constrain([view1, view2, view3]) {
    $0.forEach {
        $0.width == 100
        $0.height == 100
    }
}

Cartography uses the operator ~ to enable layout priorities, for example $0.width == 100 ~ 500.

Alongside constrain() there are also the align() and distribute() functions to align views and space them evenly. For example, we could use constrain() and align() to align two views so they have the same leading edge:

constrain(view1, view2) {
    align(leading: $0, $1)
}

Using distribute() you can ask for views to be spaced out horizontally or vertically, using a fixed amount of spacing between each of them:

constrain(view1, view2, view3) {
    distribute(by: 10, horizontally: $0, $1, $2)
}

EasyPeasy

GitHub link and documentation

EasyPeasy uses one operator, <-, a collection of custom data types, plus some method swizzling and extensions to produce some syntax that works surprisingly well once you’re over the initial shock.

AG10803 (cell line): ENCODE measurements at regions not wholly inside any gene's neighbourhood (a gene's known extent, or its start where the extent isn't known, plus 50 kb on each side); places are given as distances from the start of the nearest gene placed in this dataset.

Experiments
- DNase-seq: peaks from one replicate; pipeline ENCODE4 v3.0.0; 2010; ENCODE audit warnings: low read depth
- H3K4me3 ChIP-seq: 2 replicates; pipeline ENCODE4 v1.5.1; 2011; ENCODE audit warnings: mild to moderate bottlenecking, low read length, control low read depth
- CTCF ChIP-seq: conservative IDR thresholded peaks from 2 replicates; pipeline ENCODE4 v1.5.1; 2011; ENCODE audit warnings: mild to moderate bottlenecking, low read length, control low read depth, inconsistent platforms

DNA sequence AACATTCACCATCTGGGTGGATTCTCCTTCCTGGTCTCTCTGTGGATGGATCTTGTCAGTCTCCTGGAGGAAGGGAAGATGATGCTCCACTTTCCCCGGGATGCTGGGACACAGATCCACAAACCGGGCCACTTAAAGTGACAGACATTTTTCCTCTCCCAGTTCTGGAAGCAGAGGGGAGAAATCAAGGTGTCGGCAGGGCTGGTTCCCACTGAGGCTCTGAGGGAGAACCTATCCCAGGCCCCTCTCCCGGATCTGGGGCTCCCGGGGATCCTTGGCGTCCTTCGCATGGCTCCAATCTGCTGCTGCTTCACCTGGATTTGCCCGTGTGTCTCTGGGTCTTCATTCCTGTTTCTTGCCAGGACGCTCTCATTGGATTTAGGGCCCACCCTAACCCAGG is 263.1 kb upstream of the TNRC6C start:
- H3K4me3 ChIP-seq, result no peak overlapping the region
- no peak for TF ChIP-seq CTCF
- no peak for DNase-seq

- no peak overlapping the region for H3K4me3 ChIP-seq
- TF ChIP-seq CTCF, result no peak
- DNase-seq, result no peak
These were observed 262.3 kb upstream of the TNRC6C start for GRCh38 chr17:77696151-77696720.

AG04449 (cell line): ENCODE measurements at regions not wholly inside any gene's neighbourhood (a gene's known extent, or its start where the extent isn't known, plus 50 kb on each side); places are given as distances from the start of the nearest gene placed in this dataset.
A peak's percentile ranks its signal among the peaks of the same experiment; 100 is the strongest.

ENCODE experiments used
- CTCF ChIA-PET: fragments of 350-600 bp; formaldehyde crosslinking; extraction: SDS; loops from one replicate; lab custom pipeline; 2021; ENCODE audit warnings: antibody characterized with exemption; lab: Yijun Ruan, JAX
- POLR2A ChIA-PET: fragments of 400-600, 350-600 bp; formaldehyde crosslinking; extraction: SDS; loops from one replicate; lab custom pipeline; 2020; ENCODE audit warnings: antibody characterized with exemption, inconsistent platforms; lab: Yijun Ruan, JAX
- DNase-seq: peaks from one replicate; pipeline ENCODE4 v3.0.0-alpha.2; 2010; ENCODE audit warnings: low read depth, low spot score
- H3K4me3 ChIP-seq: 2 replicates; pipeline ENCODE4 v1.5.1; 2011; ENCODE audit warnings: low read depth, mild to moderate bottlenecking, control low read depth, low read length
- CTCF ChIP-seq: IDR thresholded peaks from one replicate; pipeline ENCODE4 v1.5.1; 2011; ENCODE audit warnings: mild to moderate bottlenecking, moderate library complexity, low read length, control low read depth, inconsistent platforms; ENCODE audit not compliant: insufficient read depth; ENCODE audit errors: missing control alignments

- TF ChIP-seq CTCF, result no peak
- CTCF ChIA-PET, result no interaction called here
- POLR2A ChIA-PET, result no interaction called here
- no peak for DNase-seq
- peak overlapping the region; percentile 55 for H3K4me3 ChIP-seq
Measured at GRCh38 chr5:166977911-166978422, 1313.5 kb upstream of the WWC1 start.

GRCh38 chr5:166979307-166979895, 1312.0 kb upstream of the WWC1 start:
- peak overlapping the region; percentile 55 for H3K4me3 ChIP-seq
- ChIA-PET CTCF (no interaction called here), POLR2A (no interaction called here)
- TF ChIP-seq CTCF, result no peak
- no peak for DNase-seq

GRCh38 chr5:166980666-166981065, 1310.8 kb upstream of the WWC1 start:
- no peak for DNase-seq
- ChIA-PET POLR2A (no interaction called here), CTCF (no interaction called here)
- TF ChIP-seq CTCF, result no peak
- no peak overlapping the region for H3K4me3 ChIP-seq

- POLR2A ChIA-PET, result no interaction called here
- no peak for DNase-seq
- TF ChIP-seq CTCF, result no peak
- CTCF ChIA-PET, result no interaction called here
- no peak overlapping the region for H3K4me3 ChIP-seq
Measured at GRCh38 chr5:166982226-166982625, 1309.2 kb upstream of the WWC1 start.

Mimicking the example from Cartography above, we can set the width and height of a view like this:

view1 <- [
    Width(100),
    Height(100)
]

That can be expressed more precisely using Size, which combines both Width and Height, like this:

view1 <- [
    Size(100)
]

For handling priorities, EasyPeasy groups them into low (equivalent to priority 0 in Auto Layout), medium (500), high (750), required (1000), and custom, where the last one lets you specify a precise Auto Layout number of your choosing.

You can then attach these to individual constraints like this:

view1 <- [
    Width(100).with(.high),
    Height(100)
]